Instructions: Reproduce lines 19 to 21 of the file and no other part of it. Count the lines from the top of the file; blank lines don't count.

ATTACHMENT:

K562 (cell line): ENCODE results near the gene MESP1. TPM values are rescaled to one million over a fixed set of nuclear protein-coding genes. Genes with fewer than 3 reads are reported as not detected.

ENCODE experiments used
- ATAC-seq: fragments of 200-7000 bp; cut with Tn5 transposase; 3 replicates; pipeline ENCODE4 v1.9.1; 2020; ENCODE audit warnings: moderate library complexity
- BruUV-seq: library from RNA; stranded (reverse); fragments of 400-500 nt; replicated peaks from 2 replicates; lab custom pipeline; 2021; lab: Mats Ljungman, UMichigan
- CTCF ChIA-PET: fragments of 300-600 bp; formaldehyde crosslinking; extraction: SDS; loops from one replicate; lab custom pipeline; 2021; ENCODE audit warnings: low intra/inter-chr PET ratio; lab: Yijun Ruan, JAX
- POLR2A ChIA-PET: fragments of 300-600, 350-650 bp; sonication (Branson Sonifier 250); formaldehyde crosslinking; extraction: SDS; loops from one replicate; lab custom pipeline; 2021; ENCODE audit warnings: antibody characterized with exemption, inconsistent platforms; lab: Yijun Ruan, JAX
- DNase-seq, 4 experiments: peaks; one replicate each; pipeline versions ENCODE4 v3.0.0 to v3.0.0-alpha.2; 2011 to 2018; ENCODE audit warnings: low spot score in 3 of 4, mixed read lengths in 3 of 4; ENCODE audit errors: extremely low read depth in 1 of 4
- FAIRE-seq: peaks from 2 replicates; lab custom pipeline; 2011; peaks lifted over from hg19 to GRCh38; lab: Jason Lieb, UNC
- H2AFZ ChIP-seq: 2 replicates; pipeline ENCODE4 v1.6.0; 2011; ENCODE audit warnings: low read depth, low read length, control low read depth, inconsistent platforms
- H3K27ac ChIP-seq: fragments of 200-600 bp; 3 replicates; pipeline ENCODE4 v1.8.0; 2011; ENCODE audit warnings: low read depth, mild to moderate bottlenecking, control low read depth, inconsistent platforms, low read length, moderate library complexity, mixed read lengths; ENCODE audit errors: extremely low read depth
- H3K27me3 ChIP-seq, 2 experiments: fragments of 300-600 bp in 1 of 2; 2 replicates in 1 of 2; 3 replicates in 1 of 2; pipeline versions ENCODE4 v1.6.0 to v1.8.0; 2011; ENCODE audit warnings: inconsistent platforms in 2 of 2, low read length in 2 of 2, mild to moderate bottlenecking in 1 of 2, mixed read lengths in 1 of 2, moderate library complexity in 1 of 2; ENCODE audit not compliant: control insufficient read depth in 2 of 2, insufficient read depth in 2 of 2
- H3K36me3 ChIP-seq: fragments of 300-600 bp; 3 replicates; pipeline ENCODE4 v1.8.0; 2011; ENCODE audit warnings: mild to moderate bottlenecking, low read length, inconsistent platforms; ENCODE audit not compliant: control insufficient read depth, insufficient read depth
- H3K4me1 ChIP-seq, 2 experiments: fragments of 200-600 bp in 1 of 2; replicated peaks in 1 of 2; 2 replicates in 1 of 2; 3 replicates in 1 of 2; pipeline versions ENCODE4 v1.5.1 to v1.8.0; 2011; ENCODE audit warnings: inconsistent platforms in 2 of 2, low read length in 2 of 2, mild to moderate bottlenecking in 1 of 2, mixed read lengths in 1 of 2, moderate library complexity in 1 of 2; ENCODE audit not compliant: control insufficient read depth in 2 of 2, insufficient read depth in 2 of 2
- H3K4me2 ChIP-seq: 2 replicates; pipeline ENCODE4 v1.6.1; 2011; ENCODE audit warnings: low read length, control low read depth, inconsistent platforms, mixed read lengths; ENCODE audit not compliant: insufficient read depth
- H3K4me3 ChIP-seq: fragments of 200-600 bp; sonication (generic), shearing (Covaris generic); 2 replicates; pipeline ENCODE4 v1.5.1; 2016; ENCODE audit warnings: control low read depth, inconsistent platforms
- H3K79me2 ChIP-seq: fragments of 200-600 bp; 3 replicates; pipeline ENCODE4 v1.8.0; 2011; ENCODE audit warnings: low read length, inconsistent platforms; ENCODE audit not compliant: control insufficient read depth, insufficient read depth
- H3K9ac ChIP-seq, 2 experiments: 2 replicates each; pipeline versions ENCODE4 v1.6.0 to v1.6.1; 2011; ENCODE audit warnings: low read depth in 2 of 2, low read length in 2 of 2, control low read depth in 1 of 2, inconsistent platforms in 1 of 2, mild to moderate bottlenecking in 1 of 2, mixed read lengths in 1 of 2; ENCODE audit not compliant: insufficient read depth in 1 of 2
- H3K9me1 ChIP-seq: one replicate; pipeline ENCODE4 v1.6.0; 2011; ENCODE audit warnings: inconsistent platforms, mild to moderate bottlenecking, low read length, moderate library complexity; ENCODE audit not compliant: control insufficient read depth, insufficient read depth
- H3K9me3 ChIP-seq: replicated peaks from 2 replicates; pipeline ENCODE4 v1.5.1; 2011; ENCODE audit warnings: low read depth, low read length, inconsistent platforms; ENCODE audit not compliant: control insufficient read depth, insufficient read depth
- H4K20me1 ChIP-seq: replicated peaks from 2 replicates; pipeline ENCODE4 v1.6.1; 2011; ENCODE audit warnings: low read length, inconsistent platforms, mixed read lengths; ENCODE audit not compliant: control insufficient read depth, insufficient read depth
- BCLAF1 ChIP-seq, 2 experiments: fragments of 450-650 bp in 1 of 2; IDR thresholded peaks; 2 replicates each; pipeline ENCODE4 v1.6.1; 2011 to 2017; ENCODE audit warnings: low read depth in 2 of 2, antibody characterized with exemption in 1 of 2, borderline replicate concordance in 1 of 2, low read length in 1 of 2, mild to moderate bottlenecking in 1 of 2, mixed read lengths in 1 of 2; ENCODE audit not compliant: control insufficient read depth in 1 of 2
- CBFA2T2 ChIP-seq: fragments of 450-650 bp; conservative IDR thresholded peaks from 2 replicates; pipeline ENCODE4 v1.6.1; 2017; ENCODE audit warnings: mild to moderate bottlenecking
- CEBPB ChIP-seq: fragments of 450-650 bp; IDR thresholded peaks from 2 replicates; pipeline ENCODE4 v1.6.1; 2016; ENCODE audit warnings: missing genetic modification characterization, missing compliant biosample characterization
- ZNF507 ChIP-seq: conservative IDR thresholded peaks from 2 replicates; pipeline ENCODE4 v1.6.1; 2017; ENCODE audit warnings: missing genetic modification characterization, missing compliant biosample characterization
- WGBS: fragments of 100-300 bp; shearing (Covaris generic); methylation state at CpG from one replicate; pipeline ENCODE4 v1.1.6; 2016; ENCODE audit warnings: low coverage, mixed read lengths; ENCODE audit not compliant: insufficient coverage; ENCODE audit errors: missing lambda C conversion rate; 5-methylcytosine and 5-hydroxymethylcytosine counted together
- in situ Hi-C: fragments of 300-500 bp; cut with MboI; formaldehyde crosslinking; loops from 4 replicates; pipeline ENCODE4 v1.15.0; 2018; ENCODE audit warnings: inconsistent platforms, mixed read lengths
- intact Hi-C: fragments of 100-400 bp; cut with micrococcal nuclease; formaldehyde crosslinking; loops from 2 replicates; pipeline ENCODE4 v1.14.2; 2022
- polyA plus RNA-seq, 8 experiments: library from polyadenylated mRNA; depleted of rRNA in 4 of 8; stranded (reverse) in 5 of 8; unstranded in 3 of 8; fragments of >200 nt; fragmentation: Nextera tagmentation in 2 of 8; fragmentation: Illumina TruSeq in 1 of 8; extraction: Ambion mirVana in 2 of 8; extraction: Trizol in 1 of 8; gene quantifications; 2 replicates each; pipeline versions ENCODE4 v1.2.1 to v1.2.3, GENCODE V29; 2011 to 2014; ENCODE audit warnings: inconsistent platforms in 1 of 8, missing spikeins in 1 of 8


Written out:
- H3K9me3 ChIP-seq: replicated peaks from 2 replicates; pipeline ENCODE4 v1.5.1; 2011; ENCODE audit warnings: low read depth, low read length, inconsistent platforms; ENCODE audit not compliant: control insufficient read depth, insufficient read depth
- H4K20me1 ChIP-seq: replicated peaks from 2 replicates; pipeline ENCODE4 v1.6.1; 2011; ENCODE audit warnings: low read length, inconsistent platforms, mixed read lengths; ENCODE audit not compliant: control insufficient read depth, insufficient read depth
- BCLAF1 ChIP-seq, 2 experiments: fragments of 450-650 bp in 1 of 2; IDR thresholded peaks; 2 replicates each; pipeline ENCODE4 v1.6.1; 2011 to 2017; ENCODE audit warnings: low read depth in 2 of 2, antibody characterized with exemption in 1 of 2, borderline replicate concordance in 1 of 2, low read length in 1 of 2, mild to moderate bottlenecking in 1 of 2, mixed read lengths in 1 of 2; ENCODE audit not compliant: control insufficient read depth in 1 of 2